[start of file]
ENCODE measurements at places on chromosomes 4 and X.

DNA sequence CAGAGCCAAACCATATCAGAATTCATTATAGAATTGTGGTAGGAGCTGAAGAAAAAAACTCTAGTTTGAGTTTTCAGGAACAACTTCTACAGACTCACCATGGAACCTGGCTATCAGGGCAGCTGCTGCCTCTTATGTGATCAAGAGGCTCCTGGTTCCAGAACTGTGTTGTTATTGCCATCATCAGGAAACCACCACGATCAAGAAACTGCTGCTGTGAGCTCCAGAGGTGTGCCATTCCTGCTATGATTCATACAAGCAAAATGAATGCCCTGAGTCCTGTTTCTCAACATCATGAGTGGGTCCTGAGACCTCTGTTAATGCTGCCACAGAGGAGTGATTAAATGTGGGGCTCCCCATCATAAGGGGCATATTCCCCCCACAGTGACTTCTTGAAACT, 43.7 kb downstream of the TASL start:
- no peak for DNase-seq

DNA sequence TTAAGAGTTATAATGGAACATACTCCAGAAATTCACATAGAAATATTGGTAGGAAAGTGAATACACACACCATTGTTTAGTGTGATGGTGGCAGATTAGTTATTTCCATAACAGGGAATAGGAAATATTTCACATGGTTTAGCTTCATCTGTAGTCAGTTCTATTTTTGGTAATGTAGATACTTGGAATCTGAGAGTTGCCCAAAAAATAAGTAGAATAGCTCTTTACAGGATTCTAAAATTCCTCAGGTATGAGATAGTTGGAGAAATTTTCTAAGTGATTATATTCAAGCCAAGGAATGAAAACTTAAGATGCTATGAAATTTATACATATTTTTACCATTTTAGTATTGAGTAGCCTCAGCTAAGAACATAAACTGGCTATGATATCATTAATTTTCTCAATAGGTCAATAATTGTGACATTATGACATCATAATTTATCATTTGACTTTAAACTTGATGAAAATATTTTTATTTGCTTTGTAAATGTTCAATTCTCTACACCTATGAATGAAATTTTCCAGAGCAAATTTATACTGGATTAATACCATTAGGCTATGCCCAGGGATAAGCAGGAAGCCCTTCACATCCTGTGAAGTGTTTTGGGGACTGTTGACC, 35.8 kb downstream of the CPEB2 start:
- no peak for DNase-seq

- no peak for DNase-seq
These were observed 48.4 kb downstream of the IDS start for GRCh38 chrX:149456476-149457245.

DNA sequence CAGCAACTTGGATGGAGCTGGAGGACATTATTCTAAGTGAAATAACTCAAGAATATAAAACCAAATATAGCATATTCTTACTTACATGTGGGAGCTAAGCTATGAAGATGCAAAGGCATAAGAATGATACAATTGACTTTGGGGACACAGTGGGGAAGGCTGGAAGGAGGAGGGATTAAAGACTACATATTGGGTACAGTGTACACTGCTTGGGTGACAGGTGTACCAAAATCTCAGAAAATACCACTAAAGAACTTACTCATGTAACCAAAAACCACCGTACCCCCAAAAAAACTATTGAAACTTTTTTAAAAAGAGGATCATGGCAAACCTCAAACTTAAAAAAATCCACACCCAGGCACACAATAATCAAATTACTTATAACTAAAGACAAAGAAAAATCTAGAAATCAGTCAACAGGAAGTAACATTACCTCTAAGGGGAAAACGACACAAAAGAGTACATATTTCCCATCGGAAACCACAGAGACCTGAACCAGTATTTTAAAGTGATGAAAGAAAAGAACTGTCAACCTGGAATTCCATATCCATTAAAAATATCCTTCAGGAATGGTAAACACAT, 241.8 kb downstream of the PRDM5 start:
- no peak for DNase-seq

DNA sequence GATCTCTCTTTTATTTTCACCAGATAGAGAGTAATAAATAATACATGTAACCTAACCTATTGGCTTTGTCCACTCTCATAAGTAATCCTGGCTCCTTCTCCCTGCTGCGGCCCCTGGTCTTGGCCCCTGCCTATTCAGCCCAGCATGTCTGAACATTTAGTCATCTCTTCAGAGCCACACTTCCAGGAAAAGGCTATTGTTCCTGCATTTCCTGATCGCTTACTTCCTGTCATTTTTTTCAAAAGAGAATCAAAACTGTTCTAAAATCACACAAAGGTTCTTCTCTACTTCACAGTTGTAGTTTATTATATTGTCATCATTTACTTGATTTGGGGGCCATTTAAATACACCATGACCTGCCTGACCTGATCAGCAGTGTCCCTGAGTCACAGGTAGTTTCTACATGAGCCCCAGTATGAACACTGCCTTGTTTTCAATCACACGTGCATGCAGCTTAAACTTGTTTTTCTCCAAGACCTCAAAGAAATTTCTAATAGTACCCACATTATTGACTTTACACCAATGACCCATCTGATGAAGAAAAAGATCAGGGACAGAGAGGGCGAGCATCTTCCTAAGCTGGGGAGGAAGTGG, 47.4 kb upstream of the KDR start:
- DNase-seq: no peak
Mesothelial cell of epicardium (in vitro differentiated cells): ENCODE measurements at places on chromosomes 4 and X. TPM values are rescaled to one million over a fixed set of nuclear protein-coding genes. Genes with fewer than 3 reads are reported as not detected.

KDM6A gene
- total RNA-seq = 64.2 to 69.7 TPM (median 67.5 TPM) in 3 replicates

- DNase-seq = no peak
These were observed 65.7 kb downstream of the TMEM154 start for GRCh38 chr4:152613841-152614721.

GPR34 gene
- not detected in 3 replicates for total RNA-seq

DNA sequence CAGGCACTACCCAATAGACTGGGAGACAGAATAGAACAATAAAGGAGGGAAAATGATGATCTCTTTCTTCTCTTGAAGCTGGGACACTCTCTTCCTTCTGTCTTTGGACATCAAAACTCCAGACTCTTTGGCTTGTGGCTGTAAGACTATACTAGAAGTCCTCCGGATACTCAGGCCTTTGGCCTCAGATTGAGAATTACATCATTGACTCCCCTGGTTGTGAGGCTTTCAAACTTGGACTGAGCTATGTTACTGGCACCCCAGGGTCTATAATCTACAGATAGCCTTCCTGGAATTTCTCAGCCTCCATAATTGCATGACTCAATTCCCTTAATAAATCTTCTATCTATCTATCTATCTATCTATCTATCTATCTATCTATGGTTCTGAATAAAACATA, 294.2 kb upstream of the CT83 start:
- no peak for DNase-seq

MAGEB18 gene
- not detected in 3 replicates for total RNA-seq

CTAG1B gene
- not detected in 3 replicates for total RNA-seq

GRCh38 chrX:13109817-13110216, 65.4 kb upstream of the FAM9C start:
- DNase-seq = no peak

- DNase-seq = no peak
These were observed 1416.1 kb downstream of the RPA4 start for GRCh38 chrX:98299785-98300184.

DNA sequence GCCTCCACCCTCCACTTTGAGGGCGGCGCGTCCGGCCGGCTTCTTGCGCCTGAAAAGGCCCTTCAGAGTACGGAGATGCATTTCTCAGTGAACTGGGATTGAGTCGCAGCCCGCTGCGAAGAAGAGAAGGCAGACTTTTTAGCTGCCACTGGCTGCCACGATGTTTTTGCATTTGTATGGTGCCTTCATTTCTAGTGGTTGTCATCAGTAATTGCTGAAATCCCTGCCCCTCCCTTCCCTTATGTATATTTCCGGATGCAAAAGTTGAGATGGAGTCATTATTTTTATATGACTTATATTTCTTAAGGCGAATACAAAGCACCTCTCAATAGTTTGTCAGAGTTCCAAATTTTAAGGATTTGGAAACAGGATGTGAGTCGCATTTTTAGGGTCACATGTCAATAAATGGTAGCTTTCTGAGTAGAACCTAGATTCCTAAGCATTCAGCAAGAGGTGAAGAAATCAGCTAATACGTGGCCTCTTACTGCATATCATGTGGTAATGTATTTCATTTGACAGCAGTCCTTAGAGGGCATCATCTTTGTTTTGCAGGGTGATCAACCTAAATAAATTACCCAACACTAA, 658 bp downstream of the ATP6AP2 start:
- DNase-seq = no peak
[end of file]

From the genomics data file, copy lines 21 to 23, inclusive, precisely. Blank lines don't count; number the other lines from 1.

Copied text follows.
MAGEB18 gene
- not detected in 3 replicates for total RNA-seq

CTAG1B gene